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Atypical herpes simplex virus encephalitis diagnosed by PCR amplification of viral DNA from CSF.

Neurology 1998 August
OBJECTIVE: To determine the frequency of mild/atypical herpes simplex virus encephalitis (HSVE) among patients with CSF specimens submitted to a university diagnostic virology laboratory for HSV PCR.

BACKGROUND: HSVE is the most commonly recognized cause of acute sporadic encephalitis in the United States. Recognized clinical features are based on autopsy- or brain biopsy-confirmed cases. This is likely to produce ascertainment bias for features associated with severe disease and under-recognition of mild or atypical cases. Amplification of HSV DNA by PCR from CSF provides a sensitive and specific method for diagnosis of HSVE.

METHODS: Results of all HSV CSF PCR tests sent to a university diagnostic virology laboratory (January 1, 1993, to December 31, 1996) were reviewed. Clinical information was prospectively collected and retrospectively reviewed. Patients with positive HSV CSF PCR tests were classified as having meningitis, encephalitis, or neonatal infection. Encephalitis was considered typical or atypical based on published criteria.

RESULTS: A total of 7.6% of 1,224 CSF specimens were positive for HSV DNA. CSF HSV DNA-positive patients had meningitis (52%), encephalitis (26%), neonatal infection (17%), or nonclassifiable disease (5%). A total of 17% of HSVE patients had mild or atypical disease characterized by the absence of focal findings and slow progression in the absence of antiviral therapy. Atypical HSVE was associated with HSV-2 infection (two of the four patients), immunosuppression by steroid therapy or coexisting HIV infection (three of the four patients), or disease predominantly involving the nondominant temporal lobe (two of the four patients).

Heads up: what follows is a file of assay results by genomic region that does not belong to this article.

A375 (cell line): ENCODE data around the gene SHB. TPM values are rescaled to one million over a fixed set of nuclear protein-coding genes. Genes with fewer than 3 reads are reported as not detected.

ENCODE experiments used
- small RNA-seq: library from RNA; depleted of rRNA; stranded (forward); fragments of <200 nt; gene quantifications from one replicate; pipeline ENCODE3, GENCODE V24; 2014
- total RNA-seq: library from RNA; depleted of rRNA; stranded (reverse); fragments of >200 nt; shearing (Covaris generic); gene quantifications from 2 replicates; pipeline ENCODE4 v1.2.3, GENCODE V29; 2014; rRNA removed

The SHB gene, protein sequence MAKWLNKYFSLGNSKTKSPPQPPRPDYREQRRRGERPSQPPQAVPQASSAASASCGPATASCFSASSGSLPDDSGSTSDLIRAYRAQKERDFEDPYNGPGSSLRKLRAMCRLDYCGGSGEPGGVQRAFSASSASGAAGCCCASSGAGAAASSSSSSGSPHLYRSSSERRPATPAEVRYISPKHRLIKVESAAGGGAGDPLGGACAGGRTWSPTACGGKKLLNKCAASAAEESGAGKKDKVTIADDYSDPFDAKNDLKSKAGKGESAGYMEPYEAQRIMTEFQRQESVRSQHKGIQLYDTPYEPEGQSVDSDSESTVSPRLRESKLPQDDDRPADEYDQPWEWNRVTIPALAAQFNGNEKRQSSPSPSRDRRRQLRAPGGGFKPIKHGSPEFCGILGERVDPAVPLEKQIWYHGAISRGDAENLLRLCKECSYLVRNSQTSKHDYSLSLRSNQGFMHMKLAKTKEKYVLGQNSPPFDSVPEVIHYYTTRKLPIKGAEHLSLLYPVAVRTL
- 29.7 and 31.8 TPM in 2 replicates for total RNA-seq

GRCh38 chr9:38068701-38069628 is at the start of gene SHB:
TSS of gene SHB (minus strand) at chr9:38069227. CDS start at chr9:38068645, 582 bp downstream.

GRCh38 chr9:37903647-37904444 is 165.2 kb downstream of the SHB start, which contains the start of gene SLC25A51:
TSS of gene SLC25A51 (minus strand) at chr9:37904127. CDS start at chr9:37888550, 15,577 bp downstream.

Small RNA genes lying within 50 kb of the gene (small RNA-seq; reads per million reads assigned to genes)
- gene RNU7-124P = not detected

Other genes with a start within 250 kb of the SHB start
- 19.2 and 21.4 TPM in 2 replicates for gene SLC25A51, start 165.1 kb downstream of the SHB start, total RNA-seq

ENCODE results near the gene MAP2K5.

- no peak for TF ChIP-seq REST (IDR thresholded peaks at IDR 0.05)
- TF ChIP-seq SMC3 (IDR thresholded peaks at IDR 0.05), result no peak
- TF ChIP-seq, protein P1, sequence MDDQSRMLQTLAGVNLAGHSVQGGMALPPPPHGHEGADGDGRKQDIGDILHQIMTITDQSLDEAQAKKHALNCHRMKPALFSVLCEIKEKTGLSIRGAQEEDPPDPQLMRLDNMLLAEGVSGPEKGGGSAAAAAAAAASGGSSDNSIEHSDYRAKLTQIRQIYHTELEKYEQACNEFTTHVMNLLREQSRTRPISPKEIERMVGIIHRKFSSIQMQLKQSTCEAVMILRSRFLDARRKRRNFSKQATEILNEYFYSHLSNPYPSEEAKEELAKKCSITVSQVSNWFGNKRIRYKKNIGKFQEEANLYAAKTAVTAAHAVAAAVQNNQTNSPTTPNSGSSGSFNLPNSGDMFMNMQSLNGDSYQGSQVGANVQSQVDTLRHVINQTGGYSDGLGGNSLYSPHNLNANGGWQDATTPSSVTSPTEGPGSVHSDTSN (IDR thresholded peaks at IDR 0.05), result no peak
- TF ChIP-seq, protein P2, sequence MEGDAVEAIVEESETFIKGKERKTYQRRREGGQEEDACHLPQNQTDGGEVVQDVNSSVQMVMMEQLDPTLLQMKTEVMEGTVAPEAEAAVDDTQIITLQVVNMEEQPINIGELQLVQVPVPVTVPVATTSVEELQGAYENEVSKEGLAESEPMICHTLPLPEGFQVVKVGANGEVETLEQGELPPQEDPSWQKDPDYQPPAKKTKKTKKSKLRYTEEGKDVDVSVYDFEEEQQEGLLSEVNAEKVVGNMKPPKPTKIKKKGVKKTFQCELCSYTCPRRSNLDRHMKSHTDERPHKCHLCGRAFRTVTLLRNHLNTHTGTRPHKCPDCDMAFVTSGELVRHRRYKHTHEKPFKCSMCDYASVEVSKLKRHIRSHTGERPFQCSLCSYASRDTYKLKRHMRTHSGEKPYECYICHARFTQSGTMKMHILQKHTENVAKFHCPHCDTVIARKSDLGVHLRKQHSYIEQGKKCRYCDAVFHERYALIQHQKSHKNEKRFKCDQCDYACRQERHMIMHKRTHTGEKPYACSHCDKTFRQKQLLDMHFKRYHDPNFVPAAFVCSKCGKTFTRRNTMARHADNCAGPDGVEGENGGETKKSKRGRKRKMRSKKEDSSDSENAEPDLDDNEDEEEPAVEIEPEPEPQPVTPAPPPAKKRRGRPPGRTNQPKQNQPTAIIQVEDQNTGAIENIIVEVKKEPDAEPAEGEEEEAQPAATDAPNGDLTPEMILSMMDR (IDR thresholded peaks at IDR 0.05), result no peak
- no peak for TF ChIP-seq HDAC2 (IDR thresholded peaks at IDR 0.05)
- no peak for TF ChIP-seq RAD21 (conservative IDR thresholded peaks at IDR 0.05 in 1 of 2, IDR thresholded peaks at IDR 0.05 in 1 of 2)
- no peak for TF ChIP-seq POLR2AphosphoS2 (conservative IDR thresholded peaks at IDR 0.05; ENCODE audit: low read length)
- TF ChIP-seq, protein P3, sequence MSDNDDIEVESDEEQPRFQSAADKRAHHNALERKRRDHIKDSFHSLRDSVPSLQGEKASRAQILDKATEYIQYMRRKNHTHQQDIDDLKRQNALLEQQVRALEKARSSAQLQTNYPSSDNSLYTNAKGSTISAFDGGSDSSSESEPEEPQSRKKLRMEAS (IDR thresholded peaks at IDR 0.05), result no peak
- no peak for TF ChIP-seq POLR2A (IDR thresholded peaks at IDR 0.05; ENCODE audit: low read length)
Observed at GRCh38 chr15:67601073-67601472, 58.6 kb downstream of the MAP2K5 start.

CONCLUSIONS: Approximately one-fifth of HSVE patients have mild or atypical disease. CSF PCR for HSV DNA should be performed in patients with febrile encephalopathy even in the absence of focal features, initial CSF pleocytosis, or abnormal CT. Mild or atypical HSVE may be associated with infection with either HSV-1 or HSV-2. Mild or atypical HSVE was frequently associated with immunocompromise or asymmetric HSV infection affecting predominantly the nondominant temporal lobe.

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